TWELFTH TALK 229
that it is not by any means a bad thing at an earlier
stage. It has its place in the evolutionary scheme.
You know well er?ough that the primitive man is full
of thought about eating and drinking, etc. It
would be quite useless to talk to a man like that
about Desirelessness. He could not rise to it. He
must pass through a stage of higher and more refined
desires, before he can rise to desirelessness. It is no
good saying to a man of that kind: t( Kill out desire."
It would be wiser to say: " Try to refine your desires.
There are other and grander things than these which
you are feeling, and you cannot rise to those in future
unless you are prepared to check the outrush of your
feelings." To substitute the higher for the lower is
a reason foi* restraint—that is about all you can do.
There is a quotation in one of the Upanishads which
runs something like this: '•' Until the bonds of the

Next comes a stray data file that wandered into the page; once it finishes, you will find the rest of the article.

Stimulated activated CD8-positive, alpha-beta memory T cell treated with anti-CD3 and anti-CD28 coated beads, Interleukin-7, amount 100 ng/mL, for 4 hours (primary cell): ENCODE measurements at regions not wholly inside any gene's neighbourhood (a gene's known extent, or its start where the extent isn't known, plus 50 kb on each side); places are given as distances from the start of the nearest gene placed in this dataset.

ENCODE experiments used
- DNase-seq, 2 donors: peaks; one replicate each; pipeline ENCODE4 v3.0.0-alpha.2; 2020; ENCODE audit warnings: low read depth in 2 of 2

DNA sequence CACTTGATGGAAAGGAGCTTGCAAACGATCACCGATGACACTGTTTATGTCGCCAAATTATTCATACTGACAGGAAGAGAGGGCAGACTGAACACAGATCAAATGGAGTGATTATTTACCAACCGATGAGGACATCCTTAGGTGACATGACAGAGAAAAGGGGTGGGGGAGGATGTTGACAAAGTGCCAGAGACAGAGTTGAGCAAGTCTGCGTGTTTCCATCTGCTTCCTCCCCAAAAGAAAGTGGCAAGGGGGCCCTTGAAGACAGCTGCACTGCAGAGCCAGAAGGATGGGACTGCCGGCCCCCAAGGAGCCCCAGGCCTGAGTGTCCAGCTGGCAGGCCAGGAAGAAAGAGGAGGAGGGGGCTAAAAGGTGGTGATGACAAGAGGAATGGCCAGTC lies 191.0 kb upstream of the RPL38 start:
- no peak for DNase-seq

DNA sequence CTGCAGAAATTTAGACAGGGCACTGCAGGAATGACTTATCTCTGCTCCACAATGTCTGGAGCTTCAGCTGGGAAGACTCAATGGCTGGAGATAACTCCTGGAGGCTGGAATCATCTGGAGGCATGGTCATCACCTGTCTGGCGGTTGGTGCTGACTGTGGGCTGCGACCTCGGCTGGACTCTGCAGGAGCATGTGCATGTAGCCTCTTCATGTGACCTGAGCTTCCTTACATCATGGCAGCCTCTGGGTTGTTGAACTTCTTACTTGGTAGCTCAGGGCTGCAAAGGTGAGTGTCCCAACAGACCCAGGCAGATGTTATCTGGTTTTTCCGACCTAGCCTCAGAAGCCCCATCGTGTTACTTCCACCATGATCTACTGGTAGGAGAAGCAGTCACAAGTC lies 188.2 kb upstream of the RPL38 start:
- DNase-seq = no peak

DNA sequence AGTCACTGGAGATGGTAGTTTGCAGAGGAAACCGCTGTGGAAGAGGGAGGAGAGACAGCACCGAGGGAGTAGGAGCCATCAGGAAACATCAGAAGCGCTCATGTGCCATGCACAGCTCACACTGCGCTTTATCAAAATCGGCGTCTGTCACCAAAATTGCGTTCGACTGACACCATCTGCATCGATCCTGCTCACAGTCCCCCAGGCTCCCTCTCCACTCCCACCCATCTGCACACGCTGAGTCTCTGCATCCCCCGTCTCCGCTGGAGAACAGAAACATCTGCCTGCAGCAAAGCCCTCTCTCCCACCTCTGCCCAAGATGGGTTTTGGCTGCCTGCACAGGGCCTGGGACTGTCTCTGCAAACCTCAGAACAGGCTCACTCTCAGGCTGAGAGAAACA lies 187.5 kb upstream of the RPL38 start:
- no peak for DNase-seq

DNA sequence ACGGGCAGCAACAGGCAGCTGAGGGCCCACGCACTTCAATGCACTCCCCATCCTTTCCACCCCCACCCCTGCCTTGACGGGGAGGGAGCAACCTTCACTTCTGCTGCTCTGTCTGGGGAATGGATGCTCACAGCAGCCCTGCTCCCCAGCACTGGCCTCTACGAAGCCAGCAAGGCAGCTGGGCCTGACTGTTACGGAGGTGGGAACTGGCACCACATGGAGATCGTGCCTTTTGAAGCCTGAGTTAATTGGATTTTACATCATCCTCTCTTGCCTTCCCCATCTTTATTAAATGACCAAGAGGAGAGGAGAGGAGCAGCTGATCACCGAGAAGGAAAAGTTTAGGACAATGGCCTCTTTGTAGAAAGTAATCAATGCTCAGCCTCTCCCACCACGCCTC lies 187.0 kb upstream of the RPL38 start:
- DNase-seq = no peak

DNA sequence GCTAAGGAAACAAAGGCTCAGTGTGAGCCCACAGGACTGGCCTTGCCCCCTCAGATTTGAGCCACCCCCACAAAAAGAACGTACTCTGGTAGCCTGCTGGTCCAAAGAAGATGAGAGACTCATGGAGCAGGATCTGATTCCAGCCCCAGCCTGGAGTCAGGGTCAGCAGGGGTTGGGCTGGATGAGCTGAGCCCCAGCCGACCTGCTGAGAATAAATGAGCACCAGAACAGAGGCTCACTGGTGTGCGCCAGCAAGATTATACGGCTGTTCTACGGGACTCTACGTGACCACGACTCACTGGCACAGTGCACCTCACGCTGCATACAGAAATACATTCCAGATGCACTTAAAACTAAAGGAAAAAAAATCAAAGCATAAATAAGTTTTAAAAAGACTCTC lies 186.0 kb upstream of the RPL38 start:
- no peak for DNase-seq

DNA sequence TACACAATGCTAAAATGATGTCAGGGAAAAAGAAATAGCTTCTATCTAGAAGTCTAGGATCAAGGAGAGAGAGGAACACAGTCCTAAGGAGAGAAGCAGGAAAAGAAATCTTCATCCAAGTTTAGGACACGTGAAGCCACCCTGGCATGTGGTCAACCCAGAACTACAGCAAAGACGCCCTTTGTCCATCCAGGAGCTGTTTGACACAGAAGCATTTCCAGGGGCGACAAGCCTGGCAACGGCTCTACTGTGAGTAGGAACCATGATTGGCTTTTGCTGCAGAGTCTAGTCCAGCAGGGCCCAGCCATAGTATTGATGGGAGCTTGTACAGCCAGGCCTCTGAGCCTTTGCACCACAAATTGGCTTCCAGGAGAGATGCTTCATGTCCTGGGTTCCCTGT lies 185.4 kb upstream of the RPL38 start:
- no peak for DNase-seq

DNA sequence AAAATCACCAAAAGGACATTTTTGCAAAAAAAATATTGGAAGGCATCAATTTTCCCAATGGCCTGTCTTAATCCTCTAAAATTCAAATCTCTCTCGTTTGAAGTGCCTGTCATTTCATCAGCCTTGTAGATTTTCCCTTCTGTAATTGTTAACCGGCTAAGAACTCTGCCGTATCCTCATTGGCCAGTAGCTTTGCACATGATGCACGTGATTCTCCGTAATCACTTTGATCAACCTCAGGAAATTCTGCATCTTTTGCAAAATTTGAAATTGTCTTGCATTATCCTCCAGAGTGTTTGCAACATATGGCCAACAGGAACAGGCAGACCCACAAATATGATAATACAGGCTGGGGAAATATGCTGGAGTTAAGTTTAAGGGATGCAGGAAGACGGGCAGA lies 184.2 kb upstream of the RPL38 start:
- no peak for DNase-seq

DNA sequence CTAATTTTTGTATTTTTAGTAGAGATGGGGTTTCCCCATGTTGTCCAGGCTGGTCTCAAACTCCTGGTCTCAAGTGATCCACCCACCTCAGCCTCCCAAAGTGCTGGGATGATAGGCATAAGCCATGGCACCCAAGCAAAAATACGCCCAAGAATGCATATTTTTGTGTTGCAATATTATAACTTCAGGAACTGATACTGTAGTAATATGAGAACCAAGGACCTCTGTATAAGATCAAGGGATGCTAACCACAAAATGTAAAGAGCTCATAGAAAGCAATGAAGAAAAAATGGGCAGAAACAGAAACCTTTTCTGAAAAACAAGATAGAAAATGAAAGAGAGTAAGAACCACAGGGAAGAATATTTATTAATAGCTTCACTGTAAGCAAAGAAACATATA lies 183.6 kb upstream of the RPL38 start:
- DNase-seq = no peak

heart are broken man cannot obtain immortality."
That sounds a hard thing to say—t( The bonds of the
heart"—for that includes the thing to which we
attach the very highest importance. But remember it
says, ec The bonds of the heart." Love itself is a
bond of the heart, if there is a grain of selfishness in
it; when it is utterly free from any thought of
selfishness, ^it is a power of the heart, but until the
bonds are broken, until the selfishness is weeded out,
yes, love itself may be a hindrance as well as help.
Of course the love of the Self in one man for the
Divine Self in another is everlasting. You cannot